“A grammar built with rocks” is an exhibit by Marwa Arsanios, Pauline Boudry / Renate Lorenz, Shannon Ebner, and Park McArthur that includes text from my book Clean and White. It opens in Los Angeles October 13.
A grammar built with rocks presents artistic practices that trace the racialized and gendered relationship between bodies and land, and question narratives of socioecological crisis that contribute to the displacement and erasure of people and collective formations. Through a two-part group exhibition, public programing, and publication, the project aims to think with the land—materially and relationally—in order to unpack and historicize notions of waste and contamination as they relate to the politics of access, property, and the violence of land allotment. Together, the featured works explore how the materiality of land permeates our identities and representational structures, and simultaneously molds the body.
The project appropriates its title from Édouard Glissant’s writings, as it looks to the ways in which the landscape contains, unfolds, and narrates its own history. It searches for traceable fissures within contested sites, as an aftermath of violence and altering states of upheaval. The exhibition at Human Resources considers the material, psychic, and social relations that constitute place as asite of knowledge production, and the “below”(below-ground, below-surface) as emblematic of both resistance and retreat. Together, the works and programs expose the violence inherent in geographic processes (of territorialization, privatization, and urban renewal) and offer artistic methodologies (of documentation, performance, and embodied archival practices) that surface buried histories and reorient perspectives to understand land as a bearer of relationships, resilience, and memory. The exhibition at ONE Archives at the USC Libraries extends this inquiry to center on the interrelation between the body and place, exploring how discourses of value and waste (through motifs of the toxic, the disposable, the contaminant) influence individual and collective spatial agency within the landscape, the institution,the state).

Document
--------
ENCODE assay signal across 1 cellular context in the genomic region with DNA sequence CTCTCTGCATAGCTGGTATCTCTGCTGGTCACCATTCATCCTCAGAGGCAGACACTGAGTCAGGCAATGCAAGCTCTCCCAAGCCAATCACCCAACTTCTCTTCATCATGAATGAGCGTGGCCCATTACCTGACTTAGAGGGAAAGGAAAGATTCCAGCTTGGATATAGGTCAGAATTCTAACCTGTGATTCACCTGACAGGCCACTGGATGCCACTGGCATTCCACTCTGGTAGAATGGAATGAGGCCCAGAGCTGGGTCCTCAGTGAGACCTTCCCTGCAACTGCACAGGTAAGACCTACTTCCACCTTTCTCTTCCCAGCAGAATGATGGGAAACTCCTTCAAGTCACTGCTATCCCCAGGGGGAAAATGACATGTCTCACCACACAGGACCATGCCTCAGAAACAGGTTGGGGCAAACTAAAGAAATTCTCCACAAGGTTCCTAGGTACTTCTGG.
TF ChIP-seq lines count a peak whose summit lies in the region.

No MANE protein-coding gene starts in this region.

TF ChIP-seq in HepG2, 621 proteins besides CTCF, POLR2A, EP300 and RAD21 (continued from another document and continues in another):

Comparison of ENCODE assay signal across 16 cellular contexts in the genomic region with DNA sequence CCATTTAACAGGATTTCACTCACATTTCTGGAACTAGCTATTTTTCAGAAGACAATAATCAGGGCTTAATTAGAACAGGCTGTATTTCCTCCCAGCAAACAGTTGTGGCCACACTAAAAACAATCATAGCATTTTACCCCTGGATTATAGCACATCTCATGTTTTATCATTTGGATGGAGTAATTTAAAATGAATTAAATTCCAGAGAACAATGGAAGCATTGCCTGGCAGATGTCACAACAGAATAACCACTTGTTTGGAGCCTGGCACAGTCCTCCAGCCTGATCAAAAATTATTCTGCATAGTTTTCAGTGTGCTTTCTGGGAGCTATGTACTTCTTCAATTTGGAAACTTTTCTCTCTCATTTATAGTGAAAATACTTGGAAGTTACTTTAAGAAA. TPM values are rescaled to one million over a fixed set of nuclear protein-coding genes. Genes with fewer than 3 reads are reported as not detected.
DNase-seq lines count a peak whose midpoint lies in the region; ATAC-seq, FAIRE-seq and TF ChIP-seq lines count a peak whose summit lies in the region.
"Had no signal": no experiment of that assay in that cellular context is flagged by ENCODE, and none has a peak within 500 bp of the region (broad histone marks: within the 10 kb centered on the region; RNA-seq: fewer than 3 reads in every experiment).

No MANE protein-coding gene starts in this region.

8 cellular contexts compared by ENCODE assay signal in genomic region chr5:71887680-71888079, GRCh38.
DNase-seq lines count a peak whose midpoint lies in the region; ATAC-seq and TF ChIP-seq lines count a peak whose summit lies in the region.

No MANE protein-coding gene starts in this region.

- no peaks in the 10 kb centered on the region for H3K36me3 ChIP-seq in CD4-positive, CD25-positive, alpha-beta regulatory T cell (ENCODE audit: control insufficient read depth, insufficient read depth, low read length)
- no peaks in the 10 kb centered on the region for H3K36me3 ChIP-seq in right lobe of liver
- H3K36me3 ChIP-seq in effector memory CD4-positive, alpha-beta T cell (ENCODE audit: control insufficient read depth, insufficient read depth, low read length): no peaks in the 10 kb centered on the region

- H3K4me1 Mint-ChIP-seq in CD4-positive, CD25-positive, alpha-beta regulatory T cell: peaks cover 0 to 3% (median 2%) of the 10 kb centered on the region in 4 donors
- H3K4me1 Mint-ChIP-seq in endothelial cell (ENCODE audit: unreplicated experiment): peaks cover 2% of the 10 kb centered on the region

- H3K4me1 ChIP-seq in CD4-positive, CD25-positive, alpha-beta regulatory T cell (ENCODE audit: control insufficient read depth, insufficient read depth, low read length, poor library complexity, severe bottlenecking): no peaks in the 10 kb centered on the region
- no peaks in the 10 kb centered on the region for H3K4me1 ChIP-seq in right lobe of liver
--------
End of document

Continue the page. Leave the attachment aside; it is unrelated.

A grammar built with rocks began with research into the 1950s history of the Chavez Ravine evictions, and expanded with the following questions: How does unearthing soil, sediments, remnants, and buried life-forms open up space for concealed voices and histories, and reveal interconnected systems of power and violence on people and place? What does thinking geography relationally rather than territorially look like? How do meta-narratives of development, modernization, and crisis contribute to practices of dispossession?
The opening reception is Saturday, October 13 from 5-8pm in the ONE National Gay & Lesbian Archives at the USC Libraries (909 West Adams Boulevard, Los Angeles, CA 90007). For more information, including the publication containing my text, see the exhibit website.